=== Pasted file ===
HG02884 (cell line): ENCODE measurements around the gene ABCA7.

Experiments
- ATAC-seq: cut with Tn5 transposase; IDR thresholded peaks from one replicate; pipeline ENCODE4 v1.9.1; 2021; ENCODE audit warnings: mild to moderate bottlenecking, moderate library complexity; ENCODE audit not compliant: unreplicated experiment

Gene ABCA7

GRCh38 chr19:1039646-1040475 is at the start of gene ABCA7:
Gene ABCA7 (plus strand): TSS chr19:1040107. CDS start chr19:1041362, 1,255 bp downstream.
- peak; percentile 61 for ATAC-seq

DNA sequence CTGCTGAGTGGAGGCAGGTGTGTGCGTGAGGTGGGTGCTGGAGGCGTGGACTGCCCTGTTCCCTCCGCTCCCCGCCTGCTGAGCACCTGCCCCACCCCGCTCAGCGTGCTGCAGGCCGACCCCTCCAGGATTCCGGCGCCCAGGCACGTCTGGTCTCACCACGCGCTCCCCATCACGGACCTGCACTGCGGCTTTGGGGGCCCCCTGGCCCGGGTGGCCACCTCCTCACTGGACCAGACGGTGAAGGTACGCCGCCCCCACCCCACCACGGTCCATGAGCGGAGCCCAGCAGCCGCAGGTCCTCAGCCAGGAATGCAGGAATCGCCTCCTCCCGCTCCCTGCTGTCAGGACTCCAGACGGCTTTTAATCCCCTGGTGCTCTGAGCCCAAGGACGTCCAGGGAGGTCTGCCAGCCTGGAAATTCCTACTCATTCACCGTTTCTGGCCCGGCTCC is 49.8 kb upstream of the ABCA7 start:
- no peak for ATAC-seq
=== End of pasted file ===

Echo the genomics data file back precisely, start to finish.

HG02884 (cell line): ENCODE measurements around the gene ABCA7.

Experiments
- ATAC-seq: cut with Tn5 transposase; IDR thresholded peaks from one replicate; pipeline ENCODE4 v1.9.1; 2021; ENCODE audit warnings: mild to moderate bottlenecking, moderate library complexity; ENCODE audit not compliant: unreplicated experiment

Gene ABCA7

GRCh38 chr19:1039646-1040475 is at the start of gene ABCA7:
Gene ABCA7 (plus strand): TSS chr19:1040107. CDS start chr19:1041362, 1,255 bp downstream.
- peak; percentile 61 for ATAC-seq

DNA sequence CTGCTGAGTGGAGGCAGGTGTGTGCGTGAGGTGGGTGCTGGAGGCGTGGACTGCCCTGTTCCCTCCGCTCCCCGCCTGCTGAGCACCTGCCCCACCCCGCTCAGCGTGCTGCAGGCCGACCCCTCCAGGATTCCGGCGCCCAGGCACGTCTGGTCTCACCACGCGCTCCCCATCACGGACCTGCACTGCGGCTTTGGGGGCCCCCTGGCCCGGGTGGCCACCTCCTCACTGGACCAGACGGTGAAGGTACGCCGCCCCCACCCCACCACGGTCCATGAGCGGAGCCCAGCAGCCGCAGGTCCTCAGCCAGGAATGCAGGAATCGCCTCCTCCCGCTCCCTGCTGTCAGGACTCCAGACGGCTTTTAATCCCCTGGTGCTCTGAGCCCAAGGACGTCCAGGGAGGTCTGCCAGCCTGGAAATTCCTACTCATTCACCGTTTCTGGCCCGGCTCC is 49.8 kb upstream of the ABCA7 start:
- no peak for ATAC-seq